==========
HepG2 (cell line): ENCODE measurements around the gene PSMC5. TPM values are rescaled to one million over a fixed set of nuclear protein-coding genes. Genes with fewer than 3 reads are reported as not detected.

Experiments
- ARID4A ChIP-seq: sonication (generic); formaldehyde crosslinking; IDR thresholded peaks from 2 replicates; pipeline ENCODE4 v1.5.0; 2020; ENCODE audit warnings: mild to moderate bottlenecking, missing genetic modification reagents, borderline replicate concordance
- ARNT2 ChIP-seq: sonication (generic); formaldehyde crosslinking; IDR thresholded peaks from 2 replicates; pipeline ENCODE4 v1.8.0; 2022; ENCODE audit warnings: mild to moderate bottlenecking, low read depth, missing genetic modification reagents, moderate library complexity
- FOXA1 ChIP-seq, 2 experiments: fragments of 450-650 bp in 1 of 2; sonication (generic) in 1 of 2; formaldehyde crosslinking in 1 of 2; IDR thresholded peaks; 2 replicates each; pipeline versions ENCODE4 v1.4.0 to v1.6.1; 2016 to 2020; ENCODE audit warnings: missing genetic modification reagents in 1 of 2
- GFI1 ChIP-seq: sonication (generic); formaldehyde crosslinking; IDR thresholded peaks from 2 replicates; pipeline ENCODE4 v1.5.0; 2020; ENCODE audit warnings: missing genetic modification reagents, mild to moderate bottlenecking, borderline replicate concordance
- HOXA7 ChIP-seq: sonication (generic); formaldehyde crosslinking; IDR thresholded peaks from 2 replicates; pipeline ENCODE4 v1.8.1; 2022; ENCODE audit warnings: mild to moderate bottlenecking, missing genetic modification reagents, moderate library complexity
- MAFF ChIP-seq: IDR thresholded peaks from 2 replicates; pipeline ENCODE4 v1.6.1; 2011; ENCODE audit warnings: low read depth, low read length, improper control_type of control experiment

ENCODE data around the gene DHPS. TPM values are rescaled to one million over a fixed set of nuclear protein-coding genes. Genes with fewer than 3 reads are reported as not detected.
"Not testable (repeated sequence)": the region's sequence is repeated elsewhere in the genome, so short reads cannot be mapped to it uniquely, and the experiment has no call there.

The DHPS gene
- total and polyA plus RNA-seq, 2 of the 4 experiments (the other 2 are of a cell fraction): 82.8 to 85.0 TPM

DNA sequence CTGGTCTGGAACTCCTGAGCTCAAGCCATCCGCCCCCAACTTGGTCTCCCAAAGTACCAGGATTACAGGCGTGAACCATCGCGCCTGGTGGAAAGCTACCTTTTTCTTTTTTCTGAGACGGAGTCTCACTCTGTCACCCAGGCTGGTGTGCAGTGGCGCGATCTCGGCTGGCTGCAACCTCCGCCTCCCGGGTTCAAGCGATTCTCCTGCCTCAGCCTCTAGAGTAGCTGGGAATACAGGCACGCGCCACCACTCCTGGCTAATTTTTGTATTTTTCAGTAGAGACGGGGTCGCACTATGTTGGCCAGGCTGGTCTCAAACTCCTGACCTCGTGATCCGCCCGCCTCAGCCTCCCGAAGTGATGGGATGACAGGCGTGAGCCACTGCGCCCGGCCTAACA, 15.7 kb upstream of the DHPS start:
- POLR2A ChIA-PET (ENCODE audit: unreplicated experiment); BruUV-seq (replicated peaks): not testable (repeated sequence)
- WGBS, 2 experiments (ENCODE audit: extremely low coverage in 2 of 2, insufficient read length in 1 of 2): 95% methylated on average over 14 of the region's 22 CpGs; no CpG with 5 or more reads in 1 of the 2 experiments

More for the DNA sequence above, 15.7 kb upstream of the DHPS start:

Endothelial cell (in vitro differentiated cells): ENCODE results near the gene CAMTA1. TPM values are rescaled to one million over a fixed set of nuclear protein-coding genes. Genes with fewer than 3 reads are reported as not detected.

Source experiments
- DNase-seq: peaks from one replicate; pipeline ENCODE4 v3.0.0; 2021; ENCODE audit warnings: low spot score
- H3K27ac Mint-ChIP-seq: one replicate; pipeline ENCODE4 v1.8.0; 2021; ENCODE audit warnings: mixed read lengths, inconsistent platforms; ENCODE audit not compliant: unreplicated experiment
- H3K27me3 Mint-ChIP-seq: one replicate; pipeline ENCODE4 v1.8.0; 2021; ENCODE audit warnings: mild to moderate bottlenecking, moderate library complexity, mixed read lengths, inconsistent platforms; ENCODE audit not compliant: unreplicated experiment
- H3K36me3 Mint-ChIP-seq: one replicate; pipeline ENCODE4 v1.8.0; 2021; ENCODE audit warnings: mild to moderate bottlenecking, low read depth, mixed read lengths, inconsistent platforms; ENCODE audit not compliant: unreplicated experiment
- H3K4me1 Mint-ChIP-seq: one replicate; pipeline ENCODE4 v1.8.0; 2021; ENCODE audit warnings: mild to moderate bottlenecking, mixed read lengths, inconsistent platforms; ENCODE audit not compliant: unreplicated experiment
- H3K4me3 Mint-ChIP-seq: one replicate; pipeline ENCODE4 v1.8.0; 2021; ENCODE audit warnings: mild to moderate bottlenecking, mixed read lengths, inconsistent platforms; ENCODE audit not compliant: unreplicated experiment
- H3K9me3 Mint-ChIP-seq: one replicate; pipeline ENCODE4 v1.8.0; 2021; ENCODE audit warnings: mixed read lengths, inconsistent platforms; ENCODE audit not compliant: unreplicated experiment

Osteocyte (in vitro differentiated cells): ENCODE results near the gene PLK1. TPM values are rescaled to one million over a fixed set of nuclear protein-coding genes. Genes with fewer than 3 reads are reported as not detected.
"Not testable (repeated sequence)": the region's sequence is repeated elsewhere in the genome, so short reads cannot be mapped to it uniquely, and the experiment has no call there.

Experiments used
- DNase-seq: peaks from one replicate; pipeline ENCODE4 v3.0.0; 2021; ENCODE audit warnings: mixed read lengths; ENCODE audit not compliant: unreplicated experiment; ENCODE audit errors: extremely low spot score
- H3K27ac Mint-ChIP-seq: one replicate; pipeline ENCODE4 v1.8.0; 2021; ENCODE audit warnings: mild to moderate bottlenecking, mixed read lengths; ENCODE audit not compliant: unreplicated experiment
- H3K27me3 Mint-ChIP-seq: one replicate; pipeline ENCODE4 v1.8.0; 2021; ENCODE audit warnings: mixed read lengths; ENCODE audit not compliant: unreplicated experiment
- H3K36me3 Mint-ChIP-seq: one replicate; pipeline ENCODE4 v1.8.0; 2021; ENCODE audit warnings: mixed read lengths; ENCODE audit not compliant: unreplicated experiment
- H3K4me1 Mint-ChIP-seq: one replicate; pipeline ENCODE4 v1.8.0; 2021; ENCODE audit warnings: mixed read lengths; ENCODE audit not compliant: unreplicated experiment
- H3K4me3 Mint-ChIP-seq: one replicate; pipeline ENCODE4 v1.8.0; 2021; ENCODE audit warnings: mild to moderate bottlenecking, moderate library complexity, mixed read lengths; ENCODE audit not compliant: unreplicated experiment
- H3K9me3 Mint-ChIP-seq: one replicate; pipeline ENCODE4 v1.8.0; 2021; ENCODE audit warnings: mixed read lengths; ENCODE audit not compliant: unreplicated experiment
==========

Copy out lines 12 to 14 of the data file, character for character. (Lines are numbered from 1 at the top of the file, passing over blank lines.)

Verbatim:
- total and polyA plus RNA-seq, 2 of the 4 experiments (the other 2 are of a cell fraction): 82.8 to 85.0 TPM

DNA sequence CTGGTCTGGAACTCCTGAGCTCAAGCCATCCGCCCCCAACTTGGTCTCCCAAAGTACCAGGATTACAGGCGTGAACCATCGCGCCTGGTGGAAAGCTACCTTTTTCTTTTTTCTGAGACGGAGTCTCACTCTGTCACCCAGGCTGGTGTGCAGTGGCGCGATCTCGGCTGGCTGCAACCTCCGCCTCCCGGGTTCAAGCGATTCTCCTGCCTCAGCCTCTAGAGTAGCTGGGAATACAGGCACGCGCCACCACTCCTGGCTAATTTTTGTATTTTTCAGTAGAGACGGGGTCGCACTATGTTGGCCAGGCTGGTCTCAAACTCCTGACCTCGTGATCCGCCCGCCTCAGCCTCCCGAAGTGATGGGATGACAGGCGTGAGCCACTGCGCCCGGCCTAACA, 15.7 kb upstream of the DHPS start:
- POLR2A ChIA-PET (ENCODE audit: unreplicated experiment); BruUV-seq (replicated peaks): not testable (repeated sequence)